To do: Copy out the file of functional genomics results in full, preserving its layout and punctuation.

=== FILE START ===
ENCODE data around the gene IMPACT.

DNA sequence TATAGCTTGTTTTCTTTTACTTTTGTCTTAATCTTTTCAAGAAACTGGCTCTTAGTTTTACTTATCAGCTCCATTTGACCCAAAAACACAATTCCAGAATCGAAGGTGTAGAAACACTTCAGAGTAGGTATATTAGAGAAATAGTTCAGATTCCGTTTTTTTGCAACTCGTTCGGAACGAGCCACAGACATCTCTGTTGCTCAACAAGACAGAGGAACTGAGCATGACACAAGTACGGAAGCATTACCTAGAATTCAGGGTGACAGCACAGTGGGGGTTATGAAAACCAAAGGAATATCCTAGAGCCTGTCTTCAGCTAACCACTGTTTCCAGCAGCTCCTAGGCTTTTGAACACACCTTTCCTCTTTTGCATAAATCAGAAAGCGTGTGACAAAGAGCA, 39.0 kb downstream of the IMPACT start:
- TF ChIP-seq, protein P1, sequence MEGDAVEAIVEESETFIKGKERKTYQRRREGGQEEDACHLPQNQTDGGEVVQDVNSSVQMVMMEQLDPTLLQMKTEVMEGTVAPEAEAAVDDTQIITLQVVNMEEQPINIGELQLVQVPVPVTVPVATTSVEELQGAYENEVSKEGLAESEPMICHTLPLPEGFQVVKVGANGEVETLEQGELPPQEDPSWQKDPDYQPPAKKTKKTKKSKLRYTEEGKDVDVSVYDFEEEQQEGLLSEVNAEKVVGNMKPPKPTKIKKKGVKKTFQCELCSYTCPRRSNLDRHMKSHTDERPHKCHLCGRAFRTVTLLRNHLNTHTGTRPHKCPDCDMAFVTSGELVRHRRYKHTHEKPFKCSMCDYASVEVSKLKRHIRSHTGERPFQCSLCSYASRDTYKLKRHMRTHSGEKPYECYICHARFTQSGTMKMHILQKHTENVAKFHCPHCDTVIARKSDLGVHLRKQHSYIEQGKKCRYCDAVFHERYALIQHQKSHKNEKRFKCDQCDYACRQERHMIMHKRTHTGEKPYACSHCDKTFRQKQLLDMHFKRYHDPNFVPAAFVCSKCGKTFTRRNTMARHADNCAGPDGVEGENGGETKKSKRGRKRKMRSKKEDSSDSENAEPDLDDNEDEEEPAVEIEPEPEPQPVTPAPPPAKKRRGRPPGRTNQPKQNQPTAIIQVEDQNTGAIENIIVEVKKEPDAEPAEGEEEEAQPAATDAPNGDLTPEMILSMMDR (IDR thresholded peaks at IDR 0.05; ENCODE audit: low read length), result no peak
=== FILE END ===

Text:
ENCODE data around the gene IMPACT.

DNA sequence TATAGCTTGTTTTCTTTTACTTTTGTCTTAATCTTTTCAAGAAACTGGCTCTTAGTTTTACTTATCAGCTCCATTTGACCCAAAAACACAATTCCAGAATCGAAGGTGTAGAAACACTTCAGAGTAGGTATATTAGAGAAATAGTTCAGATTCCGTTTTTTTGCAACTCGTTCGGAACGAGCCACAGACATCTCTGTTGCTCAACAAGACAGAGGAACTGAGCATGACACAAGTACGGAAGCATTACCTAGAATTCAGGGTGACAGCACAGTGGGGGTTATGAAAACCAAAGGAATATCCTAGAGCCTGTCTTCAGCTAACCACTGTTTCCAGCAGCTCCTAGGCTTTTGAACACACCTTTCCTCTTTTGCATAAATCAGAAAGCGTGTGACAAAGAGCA, 39.0 kb downstream of the IMPACT start:
- TF ChIP-seq, protein P1, sequence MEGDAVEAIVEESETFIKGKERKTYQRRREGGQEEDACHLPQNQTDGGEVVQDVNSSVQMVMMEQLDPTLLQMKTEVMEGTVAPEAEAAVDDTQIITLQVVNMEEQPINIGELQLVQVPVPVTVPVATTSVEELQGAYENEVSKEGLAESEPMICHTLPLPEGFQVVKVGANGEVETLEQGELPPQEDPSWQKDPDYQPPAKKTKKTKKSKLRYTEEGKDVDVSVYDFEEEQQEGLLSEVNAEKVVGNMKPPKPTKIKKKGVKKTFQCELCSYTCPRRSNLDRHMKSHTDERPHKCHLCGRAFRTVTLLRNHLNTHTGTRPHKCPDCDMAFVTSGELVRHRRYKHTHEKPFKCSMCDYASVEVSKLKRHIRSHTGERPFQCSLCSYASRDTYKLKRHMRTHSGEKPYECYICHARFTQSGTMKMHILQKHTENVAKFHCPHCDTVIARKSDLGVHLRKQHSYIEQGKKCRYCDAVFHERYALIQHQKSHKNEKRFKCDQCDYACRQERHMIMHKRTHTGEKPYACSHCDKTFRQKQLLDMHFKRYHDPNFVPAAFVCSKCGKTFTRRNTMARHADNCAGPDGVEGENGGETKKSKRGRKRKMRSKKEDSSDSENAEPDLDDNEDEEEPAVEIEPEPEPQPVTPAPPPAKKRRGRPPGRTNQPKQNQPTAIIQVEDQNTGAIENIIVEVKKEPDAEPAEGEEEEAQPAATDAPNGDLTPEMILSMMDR (IDR thresholded peaks at IDR 0.05; ENCODE audit: low read length), result no peak